The First Asteroid Video that Has Been Realized by Japanese Rovers

First Asteroid Video that Has Been Realized by Japanese Rovers

The Japan Aerospace Exploration Agency has captured the first asteroid video ever.  Ryugu asteroid that has an appearance of diamond-shaped space rock (1km in diameter), orbits the Sun between the Earth and Mars.

Watch the first asteroid video here, and then share with us about your opinion of the footage.

The two rovers, Rover 1A and Rover 1B, were launched onto Ryugu’s surface on September 21 by Hayabusa2. According to the video “The 15-frame video was shot on September 23, two days after two Minerva-2 (Micro/Nano Experimental Robot Vehicle for Asteroid) rovers separated from the unmanned spacecraft Hayabusa2 and touched down on the asteroid. It shows the Sun passing overhead as seen from the rocky surface of Ryugu”.

Japan Aerospace Exploration Agency has captured the first asteroid video
Japan Aerospace Exploration Agency has captured the first asteroid video

“By studying asteroids, we learn more about the early Solar System and more about life itself,” the “Science Guy” and Planetary Society CEO Bill Nye mentioned.  “It is amazing to be a human living at this moment in the history of space exploration.”

“I cannot find words to express how happy I am,” said project manager Yuichi.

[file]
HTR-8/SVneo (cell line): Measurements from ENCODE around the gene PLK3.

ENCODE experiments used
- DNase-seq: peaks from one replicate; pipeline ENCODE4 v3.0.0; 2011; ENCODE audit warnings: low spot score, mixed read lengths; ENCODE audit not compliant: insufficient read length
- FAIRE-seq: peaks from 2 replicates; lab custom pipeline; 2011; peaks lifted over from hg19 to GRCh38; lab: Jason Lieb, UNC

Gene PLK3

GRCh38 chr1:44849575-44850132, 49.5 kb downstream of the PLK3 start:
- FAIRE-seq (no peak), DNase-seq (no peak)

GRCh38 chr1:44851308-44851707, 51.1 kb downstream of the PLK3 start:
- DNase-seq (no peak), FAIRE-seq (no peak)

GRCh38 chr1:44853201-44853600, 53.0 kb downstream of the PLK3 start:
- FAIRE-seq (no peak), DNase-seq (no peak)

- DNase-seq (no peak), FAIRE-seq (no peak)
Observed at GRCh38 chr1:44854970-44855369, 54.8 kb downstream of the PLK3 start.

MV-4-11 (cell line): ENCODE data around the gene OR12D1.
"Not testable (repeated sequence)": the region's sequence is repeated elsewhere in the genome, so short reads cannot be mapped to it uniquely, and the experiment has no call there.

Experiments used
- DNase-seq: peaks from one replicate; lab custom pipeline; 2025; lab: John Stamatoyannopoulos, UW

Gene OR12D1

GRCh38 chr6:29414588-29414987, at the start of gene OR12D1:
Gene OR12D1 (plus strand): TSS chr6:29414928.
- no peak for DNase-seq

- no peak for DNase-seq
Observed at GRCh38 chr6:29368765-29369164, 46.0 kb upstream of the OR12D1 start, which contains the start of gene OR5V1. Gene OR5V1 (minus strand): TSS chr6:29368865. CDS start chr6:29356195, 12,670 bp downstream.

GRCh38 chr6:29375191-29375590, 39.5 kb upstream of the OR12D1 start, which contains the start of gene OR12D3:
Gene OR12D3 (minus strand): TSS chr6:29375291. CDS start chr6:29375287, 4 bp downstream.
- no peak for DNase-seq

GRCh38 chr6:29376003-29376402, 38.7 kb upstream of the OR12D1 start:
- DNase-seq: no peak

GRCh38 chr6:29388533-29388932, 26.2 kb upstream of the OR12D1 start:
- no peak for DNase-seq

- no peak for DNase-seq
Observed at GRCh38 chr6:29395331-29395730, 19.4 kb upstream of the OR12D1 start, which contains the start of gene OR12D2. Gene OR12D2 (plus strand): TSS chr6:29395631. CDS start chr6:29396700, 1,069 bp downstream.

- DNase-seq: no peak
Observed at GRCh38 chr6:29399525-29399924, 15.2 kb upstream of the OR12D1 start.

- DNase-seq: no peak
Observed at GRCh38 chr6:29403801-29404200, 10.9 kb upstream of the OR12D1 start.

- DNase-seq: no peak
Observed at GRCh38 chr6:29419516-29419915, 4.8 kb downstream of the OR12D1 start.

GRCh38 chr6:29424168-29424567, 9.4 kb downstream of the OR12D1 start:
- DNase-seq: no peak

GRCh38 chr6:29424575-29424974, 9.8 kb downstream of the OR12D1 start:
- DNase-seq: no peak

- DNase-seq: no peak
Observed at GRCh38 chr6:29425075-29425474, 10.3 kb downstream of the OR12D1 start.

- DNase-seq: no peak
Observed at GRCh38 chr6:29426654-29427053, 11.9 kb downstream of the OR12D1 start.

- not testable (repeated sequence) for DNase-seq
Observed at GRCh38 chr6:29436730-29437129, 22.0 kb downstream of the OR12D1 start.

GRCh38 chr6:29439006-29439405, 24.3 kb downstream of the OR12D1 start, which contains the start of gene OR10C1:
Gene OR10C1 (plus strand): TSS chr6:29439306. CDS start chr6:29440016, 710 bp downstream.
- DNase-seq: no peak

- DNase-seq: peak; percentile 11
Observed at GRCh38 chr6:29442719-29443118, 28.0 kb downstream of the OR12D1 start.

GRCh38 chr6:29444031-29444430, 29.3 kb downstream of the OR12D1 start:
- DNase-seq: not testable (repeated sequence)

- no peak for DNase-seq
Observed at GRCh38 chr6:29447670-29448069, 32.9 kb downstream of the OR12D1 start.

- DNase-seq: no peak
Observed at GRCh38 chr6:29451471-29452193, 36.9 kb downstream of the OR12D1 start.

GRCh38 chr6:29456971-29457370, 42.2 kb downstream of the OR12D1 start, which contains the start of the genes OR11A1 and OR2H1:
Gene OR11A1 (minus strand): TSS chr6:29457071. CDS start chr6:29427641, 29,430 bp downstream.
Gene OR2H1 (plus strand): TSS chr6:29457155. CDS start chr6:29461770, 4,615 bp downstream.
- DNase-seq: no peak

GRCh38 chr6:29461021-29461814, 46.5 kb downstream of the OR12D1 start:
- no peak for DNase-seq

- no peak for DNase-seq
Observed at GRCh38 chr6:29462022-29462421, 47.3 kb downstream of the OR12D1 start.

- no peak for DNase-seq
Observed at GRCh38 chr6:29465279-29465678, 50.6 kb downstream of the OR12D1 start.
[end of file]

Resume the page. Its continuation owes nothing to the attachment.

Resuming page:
Information About Ryugu Asteroid

Ryugu, provisional designation 1999 JU3, is a near-Earth object and a potentially hazardous asteroid of the Apollo group. It measures approximately 1 kilometer (0.6 mi) in diameter and is a dark object of the rare spectral type Cg, with qualities of both a C-type asteroid and a G-type asteroid. It is believed that Ryugu contains water, which is why it’s named after a magical palace at the bottom of the sea.

Information About Japan Aerospace Exploration Agency

The Japan Aerospace Exploration Agency is the Japanese national aerospace and space agency. JAXA was formed on 1 October 2003 and is responsible for research, technology development and launch of satellites into orbit.  It is involved in many more advanced missions such as asteroid exploration and potential manned exploration of the Moon.

Source: www.sciencealert.com